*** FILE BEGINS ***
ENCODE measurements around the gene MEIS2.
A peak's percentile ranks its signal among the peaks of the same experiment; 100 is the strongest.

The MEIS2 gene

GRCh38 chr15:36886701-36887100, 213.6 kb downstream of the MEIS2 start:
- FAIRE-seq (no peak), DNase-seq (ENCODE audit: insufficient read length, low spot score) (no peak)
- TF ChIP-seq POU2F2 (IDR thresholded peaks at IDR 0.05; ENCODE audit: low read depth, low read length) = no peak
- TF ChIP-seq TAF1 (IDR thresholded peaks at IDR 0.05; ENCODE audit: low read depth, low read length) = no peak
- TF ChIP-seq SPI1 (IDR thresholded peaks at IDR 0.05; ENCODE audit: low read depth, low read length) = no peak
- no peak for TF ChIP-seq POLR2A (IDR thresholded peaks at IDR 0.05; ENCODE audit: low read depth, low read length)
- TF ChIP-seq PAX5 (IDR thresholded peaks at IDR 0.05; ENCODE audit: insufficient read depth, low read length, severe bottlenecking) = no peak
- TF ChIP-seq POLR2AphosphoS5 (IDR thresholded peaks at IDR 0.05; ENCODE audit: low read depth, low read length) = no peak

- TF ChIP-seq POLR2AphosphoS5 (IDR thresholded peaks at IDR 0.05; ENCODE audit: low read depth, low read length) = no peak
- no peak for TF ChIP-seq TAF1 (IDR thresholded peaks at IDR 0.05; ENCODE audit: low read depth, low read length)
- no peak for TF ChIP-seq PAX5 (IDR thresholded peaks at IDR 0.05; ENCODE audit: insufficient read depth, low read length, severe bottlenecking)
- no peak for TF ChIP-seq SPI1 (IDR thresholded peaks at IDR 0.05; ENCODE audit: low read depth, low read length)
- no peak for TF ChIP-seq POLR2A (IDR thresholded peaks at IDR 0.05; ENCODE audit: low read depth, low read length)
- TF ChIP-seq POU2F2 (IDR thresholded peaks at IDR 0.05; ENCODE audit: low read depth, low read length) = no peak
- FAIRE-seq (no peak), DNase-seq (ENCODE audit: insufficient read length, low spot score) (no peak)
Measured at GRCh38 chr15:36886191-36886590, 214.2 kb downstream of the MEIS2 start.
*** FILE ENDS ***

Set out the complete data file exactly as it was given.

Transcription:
ENCODE measurements around the gene MEIS2.
A peak's percentile ranks its signal among the peaks of the same experiment; 100 is the strongest.

The MEIS2 gene

GRCh38 chr15:36886701-36887100, 213.6 kb downstream of the MEIS2 start:
- FAIRE-seq (no peak), DNase-seq (ENCODE audit: insufficient read length, low spot score) (no peak)
- TF ChIP-seq POU2F2 (IDR thresholded peaks at IDR 0.05; ENCODE audit: low read depth, low read length) = no peak
- TF ChIP-seq TAF1 (IDR thresholded peaks at IDR 0.05; ENCODE audit: low read depth, low read length) = no peak
- TF ChIP-seq SPI1 (IDR thresholded peaks at IDR 0.05; ENCODE audit: low read depth, low read length) = no peak
- no peak for TF ChIP-seq POLR2A (IDR thresholded peaks at IDR 0.05; ENCODE audit: low read depth, low read length)
- TF ChIP-seq PAX5 (IDR thresholded peaks at IDR 0.05; ENCODE audit: insufficient read depth, low read length, severe bottlenecking) = no peak
- TF ChIP-seq POLR2AphosphoS5 (IDR thresholded peaks at IDR 0.05; ENCODE audit: low read depth, low read length) = no peak

- TF ChIP-seq POLR2AphosphoS5 (IDR thresholded peaks at IDR 0.05; ENCODE audit: low read depth, low read length) = no peak
- no peak for TF ChIP-seq TAF1 (IDR thresholded peaks at IDR 0.05; ENCODE audit: low read depth, low read length)
- no peak for TF ChIP-seq PAX5 (IDR thresholded peaks at IDR 0.05; ENCODE audit: insufficient read depth, low read length, severe bottlenecking)
- no peak for TF ChIP-seq SPI1 (IDR thresholded peaks at IDR 0.05; ENCODE audit: low read depth, low read length)
- no peak for TF ChIP-seq POLR2A (IDR thresholded peaks at IDR 0.05; ENCODE audit: low read depth, low read length)
- TF ChIP-seq POU2F2 (IDR thresholded peaks at IDR 0.05; ENCODE audit: low read depth, low read length) = no peak
- FAIRE-seq (no peak), DNase-seq (ENCODE audit: insufficient read length, low spot score) (no peak)
Measured at GRCh38 chr15:36886191-36886590, 214.2 kb downstream of the MEIS2 start.